The countdown is on for completion of two more historic buildings which will effectively re-open the entire western end of the Arts Centre.
“This will be a great milestone for the Arts Centre because both quads will be more publicly accessible and it’ll give people a whole lot of new reasons to visit us,” says Arts Centre chief executive André Lovatt.
Last year’s UNESCO Cultural Heritage Conservation win for restoration of the Great Hall and Clock Tower buildings bolstered the Arts Centre’s confidence in its approach, he says.
“In addition to carefully restoring the original heritage features of these historic buildings, they are being fitted out with the latest modern infrastructure such as central heating and pre-cabling for fibre internet.
“Every part of the project is value engineered. The quality has to be of the highest quality and our job is to make sure money is being spent in the best possible way.”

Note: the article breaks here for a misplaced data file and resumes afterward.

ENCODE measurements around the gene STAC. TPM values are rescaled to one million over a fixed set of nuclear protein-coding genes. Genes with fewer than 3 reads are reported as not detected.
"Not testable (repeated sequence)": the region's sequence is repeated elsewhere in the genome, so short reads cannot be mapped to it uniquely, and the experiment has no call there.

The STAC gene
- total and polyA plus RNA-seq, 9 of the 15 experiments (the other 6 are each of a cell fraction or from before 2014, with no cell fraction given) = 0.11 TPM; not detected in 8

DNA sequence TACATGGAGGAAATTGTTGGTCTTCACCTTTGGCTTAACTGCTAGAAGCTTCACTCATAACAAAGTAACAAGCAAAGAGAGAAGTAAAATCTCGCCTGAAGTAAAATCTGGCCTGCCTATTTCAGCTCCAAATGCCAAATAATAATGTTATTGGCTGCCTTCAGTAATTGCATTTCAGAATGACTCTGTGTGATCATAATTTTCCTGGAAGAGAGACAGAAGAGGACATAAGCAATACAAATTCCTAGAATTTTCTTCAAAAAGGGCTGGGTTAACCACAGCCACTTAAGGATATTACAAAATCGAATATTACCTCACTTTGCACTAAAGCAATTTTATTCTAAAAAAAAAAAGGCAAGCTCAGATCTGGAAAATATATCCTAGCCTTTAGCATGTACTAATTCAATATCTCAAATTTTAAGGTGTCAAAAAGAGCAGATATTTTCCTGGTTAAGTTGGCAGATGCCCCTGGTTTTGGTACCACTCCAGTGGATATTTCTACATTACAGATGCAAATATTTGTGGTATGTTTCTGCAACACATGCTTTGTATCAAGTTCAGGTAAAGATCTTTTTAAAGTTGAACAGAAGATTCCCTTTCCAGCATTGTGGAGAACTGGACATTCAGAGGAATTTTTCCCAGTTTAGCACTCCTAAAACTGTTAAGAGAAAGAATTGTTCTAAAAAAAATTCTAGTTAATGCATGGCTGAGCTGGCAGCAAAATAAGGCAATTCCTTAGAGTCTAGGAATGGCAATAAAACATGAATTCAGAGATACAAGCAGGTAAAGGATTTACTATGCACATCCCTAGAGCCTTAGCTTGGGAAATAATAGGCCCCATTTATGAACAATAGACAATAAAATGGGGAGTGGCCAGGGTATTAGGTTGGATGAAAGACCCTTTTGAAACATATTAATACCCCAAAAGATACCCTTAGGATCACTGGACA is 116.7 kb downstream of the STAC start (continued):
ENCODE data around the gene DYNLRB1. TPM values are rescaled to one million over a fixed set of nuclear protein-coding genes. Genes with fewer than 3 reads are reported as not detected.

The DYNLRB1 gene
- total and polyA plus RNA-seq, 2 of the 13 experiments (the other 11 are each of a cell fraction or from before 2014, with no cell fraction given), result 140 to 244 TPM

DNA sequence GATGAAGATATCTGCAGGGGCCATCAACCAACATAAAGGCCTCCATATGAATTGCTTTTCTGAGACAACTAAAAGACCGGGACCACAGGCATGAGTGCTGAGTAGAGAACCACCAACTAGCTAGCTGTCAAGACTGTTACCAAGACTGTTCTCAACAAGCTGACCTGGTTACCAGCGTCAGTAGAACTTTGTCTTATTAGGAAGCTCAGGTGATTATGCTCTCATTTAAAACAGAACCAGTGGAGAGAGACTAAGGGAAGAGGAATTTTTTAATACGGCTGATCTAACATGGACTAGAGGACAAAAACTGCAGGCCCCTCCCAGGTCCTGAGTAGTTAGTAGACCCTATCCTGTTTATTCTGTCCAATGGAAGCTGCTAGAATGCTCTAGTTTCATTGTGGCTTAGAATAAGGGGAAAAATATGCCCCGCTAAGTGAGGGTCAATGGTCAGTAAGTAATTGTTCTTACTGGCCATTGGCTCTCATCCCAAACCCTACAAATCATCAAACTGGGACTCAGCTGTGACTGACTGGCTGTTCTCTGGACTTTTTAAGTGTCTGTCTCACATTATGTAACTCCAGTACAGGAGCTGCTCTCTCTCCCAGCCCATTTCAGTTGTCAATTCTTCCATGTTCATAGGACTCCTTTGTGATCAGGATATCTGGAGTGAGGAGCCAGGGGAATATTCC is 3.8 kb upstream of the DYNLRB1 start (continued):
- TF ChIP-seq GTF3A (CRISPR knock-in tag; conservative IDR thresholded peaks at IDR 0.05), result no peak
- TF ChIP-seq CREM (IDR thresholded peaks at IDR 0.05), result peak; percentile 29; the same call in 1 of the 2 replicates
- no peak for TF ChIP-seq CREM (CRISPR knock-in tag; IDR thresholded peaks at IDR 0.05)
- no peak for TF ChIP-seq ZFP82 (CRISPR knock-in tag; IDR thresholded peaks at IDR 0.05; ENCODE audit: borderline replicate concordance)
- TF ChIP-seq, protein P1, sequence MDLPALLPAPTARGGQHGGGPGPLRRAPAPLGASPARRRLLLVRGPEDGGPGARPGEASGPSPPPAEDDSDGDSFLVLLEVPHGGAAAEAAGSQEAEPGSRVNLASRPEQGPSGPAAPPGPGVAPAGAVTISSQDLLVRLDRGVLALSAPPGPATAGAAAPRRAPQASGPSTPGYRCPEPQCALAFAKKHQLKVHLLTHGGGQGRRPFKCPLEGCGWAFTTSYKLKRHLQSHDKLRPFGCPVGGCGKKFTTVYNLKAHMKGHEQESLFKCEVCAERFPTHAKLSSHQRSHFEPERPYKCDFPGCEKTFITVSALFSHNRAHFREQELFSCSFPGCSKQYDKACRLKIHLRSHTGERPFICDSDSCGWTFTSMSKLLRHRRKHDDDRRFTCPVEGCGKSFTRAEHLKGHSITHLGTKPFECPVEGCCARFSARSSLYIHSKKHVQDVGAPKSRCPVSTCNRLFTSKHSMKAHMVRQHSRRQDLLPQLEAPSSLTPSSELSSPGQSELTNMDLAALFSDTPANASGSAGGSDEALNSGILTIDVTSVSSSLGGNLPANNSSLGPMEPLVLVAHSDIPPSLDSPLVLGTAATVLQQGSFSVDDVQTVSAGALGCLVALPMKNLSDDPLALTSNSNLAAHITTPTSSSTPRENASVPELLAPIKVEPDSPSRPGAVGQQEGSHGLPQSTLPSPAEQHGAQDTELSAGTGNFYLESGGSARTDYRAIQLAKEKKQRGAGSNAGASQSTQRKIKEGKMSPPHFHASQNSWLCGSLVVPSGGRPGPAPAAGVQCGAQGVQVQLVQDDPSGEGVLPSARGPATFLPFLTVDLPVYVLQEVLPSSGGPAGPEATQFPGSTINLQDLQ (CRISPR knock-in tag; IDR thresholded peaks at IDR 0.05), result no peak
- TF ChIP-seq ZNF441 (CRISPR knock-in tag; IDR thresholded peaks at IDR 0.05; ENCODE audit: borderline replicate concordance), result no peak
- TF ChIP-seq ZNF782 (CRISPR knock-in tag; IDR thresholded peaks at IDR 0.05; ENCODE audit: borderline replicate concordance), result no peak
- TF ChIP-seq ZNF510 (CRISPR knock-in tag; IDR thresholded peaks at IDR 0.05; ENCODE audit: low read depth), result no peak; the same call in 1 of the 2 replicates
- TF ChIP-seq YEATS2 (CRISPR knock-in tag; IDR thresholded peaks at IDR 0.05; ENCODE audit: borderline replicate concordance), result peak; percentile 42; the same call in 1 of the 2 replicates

The Arts Centre is an independent charitable trust that relies on fundraising, grants and partnerships to continue the site’s restoration and maintenance. There is about four years worth of restoration work remaining at the Arts Centre and the delivery timeframe depends on securing funding.
“The remaining restoration will cost about $90m and the Trust is short by about $35m. In 2018 we are aiming to raise $11m to restore the Observatory Tower.
“It’s going to take a considerable effort to raise the final funds to complete the restoration but we’re confident the people of Canterbury and New Zealand will support us.
“Since opening the Great Hall, there seems to have been a real renaissance of people appreciating the remaining built heritage in Christchurch. A lot of people we engage with are conscious of the huge importance to our community of the restoration efforts.”